It’s been almost twenty years since Hong Kong was handed over to the People’s Republic of China, and this city has continued to impress with how cosmopolitan and individualistic it seems while maintaining it’s status as a melting pot for cultural diversity and economic growth. Moving here a couple of months ago was a great opportunity; not only to help my company develop it’s presence in the Asia Pacific region as a US investment management firm, but to also expand my cultural awareness and experiences. It’s hard not to notice all the development and growth around you when living in Hong Kong. The property boom alone has been remarkable, and while it could be coined a “bubble” in the eyes of many, the demand remains consistent. With the synergy that exists between the People’s Republic of China and Hong Kong, there is a great formula for success longer term.
The luxury hotel and resort industry was neither popular nor positioned for great economic development in the wake of the global financial crisis, yet the Ritz-Carlton Hong Kong may actually be accomplishing two goals in one. By offering a five-star hotel experience right inside the new International Commerce Center, its prime location accommodates the new economic relationship between the People's Republic of China and their Special Administrative Region in Hong Kong, and positions the Ritz-Carlton on Kowloon Island at the financial epicenter of the world.
The Ritz is far and away the tallest building in Hong Kong and now the most prominent feature of Kowloon Island that is rapidly becoming one of the most affluent areas in the region. The hotel claims floors 102-118 at the very top of a new office-commercial-condo complex known as the International Commerce Centre or ICC. The hotel is a five-minute walk from the famous Star Ferry, and subway connections are directly underground transporting you through over 1,000,000 square feet worth of shopping malls and retail stores. And it only get better from here because 2015 saw a new high-speed rail terminal being built nearby which began delivering tourists daily from Shanghai. Ritz-Carlton is squarely within the action of Hong Kong now, and is positioned ideally for the city’s future growth. Even though there are several attractions and activities within such a close proximity, the hotel itself has plenty to offer in its own right.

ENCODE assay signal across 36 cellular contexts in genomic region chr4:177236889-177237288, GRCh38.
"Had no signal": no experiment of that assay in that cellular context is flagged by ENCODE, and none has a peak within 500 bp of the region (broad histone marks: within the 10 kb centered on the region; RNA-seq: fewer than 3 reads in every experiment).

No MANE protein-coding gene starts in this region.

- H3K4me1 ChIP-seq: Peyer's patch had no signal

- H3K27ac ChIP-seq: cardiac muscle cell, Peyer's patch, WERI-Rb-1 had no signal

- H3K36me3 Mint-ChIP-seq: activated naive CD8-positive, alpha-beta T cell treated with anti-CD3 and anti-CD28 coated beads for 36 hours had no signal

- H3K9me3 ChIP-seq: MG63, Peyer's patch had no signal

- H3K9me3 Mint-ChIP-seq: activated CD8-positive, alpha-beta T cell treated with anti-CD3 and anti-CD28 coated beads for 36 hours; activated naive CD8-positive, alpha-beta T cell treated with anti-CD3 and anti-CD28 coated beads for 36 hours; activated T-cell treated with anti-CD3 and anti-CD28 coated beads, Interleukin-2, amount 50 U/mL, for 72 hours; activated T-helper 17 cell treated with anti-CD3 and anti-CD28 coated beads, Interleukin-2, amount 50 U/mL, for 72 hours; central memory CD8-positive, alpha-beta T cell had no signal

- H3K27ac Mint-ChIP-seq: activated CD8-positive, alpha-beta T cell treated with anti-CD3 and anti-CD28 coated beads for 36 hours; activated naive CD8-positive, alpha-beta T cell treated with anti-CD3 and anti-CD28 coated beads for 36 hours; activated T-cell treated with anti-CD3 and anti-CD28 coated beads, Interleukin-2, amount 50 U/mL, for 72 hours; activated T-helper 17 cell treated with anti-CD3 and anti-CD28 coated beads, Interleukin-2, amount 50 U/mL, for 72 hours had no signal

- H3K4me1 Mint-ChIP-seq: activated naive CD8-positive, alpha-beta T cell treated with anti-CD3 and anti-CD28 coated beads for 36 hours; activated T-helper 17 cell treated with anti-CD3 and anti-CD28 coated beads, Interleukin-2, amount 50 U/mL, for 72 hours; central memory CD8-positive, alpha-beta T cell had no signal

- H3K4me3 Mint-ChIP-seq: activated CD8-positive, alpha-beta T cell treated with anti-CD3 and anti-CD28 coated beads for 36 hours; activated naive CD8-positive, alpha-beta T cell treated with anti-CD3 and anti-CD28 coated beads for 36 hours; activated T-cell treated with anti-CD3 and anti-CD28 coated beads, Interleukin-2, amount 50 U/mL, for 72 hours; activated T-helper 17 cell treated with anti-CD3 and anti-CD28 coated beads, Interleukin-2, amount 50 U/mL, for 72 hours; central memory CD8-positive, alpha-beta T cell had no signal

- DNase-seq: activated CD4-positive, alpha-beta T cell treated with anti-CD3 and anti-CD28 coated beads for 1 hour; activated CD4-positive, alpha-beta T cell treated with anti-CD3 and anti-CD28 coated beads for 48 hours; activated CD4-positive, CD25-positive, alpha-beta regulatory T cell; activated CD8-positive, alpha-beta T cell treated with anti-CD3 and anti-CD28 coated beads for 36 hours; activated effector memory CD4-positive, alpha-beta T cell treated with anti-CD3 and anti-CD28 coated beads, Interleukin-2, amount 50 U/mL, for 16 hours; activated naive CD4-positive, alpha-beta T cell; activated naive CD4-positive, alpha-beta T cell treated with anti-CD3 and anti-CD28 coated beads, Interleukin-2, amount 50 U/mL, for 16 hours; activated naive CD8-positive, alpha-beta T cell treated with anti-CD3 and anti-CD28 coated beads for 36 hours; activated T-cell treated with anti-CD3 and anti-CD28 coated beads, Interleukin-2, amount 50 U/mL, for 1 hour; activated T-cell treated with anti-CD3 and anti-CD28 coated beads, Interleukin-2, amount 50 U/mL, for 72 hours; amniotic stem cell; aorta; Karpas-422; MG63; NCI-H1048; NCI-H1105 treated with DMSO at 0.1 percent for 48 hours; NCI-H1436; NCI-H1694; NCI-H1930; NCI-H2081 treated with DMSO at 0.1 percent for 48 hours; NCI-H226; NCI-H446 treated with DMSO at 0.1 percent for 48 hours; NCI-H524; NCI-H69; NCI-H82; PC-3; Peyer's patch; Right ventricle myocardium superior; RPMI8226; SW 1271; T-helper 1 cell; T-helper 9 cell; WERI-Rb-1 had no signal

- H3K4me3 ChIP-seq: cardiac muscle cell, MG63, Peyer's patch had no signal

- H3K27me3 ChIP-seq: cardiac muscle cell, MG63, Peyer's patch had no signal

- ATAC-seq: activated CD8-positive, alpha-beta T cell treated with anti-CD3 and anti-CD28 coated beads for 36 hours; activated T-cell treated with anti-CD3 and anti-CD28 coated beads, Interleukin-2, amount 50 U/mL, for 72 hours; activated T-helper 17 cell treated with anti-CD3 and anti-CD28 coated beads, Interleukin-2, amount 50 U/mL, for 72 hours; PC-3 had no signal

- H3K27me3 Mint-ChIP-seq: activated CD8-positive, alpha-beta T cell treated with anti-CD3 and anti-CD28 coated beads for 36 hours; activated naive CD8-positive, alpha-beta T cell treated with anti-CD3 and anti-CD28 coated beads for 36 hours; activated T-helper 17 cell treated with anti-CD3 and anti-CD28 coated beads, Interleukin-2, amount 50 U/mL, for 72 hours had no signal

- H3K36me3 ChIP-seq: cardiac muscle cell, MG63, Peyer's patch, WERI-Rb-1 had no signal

Entering the lobby at the Ritz-Carlton Hong Kong one encounters gold and silver, snakeskin and lacquer, and a wide array of marble, glass, and chrome. The views outside the hotel are even more breathtaking. Given the floors the hotel occupies, there are stunning views of Kowloon, the New Territories, and Victoria Harbor. If you’re lucky enough to grab a room with a view of Victoria Harbor, be sure to catch the “Night of Lights” show at least once from the hotel view; since it may actually be better than experiencing it from the deck of the Star Ferry itself. There are also six dining venues on the 102nd floor, though the Ritz-Carlton Club Lounge on the 116th floor is a must for all guests of the hotel. In addition to the amazing views of the harbor, there is a relaxed atmosphere to go along with the tremendous buffet and list of wines and spirits available. If you prefer an atmosphere not quite as relaxed, the place to go is the Ozone at the Ritz-Carlton’s 118th floor sky bar. Be sure to get in line early as this bar is typically packed with bankers and brokers after the market close, though later on in the night you’ll have a DJ entertaining the crowd in one of the more prime nightlife spots in all of Hong Kong.
In the weeks and months that have passed since my arriving in Hong Kong, I’ve now settled into a routine and modest apartment of my very own. Though I anticipate my professional stint in Hong Kong to be temporary, I’m amazed that it all began here: in this hieroglyphic world of luxury, amenity and lifestyle which makes the real world pale in comparison. Perhaps, as Asian philosophy goes, the concept of “Yin and Yang,” which describes how polar opposites or seemingly contrary forces are intertwined in the natural world, nevertheless give rise to each other in turn. Opposites, after all, only exist in relation to each other, and are manifestations of the way in which we measure and value the world. That Chinese medicine, science, and martial arts were conceived from this philosophy reminds me that the distance between my modest apartment and the soaring Ritz-Carlton on Kowloon Island is really just a journey of a few city blocks (or 1000 years) depending on your Yang.